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Sensitivity of a Riparian Large Woody Debris Recruitment Model to the Number of Contributing Banks and Tree Fall Pattern

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Riparian large woody debris (LWD) recruitment simulations have traditionally applied a random angle of tree fall from two well-forested stream banks. We used a riparian LWD recruitment model (CWD, version 1.4) to test the validity of these assumptions. Both the number of contributing forest banks and predominant tree fall direction significantly influenced simulated riparian LWD delivery, but there was no apparent interaction between these factors. Pooled across all treatments, the average predicted 300-year cumulative LWD recruitment was 77.1 m3/100 m reach with both banks forested compared to 49.3 m3/100 m reach when only one side was timbered. Total recruitment within bank cover categories (one versus both forested) depended on the directionality of the falling stem. When only one bank was forested, the CWD model predicted the same riparian LWD recruitment for the random and CWD default tree fall patterns (∼39 m3/100 m reach), the pattern biased toward the channel yielded twice this volume, a pattern quartering toward the channel produced 64% more LWD, and the pattern paralleling the channel contributed almost 30% less than random. With both banks forested, the random, default, and quartering simulations resulted in similar delivery (about 78 m3/100 m reach), the pattern biased toward the channel contributed almost 14% more LWD, and the parallel pattern yielded 26% less. Because CWD is similar in design and operation to other riparian LWD recruitment models, it follows that any simulation of wood delivery to streams should be checked for their consistency with local forest cover and tree failure patterns. West. J. Appl. For. 19(2):117–122.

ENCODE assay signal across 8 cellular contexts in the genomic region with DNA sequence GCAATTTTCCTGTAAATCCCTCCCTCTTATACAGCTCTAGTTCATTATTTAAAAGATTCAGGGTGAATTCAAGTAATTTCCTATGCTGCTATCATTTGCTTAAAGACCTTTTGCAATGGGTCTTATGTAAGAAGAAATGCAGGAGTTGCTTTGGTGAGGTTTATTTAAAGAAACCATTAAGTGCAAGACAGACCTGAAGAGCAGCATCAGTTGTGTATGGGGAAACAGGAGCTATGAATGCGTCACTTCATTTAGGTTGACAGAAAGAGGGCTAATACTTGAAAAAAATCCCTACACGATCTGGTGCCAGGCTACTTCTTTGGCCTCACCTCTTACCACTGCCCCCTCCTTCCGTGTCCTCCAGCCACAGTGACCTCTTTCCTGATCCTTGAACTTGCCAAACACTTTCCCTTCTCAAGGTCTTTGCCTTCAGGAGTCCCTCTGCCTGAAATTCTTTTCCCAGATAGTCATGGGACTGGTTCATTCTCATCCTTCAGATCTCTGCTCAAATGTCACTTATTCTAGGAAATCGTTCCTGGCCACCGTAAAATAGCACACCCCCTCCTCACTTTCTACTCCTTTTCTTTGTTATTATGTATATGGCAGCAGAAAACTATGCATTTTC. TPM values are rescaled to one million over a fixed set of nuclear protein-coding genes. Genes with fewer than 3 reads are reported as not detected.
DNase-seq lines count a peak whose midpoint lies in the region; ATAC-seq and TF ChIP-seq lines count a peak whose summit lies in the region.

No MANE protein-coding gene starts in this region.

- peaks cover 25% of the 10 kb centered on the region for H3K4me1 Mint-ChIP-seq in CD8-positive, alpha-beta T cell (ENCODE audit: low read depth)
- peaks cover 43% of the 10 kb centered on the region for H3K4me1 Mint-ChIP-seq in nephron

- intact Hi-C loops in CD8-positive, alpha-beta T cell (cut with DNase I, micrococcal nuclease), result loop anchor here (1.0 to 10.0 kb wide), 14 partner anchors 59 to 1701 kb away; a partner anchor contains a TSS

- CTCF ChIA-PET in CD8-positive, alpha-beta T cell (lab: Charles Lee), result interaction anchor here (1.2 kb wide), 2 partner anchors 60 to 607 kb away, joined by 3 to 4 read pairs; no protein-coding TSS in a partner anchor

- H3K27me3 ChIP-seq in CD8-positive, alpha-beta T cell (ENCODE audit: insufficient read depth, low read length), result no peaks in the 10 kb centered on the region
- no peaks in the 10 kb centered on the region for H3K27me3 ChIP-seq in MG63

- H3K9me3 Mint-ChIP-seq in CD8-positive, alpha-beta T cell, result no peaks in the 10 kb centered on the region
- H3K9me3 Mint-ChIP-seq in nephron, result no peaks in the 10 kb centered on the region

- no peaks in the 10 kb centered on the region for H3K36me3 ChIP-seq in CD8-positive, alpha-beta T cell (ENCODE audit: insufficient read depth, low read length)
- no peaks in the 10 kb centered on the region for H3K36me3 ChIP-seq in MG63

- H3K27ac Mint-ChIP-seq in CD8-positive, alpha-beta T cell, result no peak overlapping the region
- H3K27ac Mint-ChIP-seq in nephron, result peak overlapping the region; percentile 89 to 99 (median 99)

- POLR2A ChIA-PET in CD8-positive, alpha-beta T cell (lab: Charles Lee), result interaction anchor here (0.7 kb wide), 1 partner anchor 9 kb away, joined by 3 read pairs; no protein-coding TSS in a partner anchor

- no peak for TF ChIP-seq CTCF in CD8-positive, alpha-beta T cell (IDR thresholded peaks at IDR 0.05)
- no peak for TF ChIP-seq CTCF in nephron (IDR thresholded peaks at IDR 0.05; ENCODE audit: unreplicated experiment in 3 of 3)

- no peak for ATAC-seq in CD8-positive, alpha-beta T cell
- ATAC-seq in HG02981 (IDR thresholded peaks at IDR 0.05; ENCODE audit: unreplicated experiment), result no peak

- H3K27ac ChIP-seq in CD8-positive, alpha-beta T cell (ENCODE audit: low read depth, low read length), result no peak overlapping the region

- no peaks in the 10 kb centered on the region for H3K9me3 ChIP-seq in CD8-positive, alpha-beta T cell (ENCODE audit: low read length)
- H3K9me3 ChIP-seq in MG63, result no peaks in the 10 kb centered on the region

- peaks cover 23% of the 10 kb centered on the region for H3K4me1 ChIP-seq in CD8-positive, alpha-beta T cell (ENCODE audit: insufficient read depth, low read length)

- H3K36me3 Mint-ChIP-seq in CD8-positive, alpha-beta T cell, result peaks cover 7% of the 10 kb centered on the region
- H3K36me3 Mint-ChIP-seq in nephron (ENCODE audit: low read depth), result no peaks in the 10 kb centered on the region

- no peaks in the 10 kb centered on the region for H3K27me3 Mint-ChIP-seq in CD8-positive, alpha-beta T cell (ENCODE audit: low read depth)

Keywords: CWD; FVS; LWD; environmental management; forest; forest management; forest resources; forestry; forestry research; forestry science; natural resource management; natural resources; riparian zone management

Document Type: Regular Article

Affiliations: 1: Southern Research Station USDA Forest Service P.O. Box 3516 UAM Monticello AR 71656 Phone: (870) 367-3464 ext. 18, Email: 2: USDA Forest Service, Fish Ecology Unit, Department of Fisheries and Wildlife Utah State University Logan UT 84322-5210

Publication date: April 1, 2004

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  • Each regional journal of applied forestry focuses on research, practice, and techniques targeted to foresters and allied professionals in specific regions of the United States and Canada. The Western Journal of Applied Forestry covers the western United States, including Alaska, and western Canada; WJAF will also consider manuscripts reporting research in northern Mexico that has potential application in the southwestern United States.
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